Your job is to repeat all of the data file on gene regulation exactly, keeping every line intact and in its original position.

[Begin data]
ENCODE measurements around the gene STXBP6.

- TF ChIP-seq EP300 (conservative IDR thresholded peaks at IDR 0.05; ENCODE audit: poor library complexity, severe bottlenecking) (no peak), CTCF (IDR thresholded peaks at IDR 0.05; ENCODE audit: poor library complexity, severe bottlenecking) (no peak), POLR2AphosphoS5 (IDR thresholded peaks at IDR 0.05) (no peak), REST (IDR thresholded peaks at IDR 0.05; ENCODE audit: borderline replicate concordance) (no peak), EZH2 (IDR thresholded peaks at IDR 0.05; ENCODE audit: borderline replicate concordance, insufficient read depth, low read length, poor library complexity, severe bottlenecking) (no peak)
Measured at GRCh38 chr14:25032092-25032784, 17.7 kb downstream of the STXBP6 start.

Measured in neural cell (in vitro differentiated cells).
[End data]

ENCODE measurements around the gene STXBP6.

- TF ChIP-seq EP300 (conservative IDR thresholded peaks at IDR 0.05; ENCODE audit: poor library complexity, severe bottlenecking) (no peak), CTCF (IDR thresholded peaks at IDR 0.05; ENCODE audit: poor library complexity, severe bottlenecking) (no peak), POLR2AphosphoS5 (IDR thresholded peaks at IDR 0.05) (no peak), REST (IDR thresholded peaks at IDR 0.05; ENCODE audit: borderline replicate concordance) (no peak), EZH2 (IDR thresholded peaks at IDR 0.05; ENCODE audit: borderline replicate concordance, insufficient read depth, low read length, poor library complexity, severe bottlenecking) (no peak)
Measured at GRCh38 chr14:25032092-25032784, 17.7 kb downstream of the STXBP6 start.

Measured in neural cell (in vitro differentiated cells).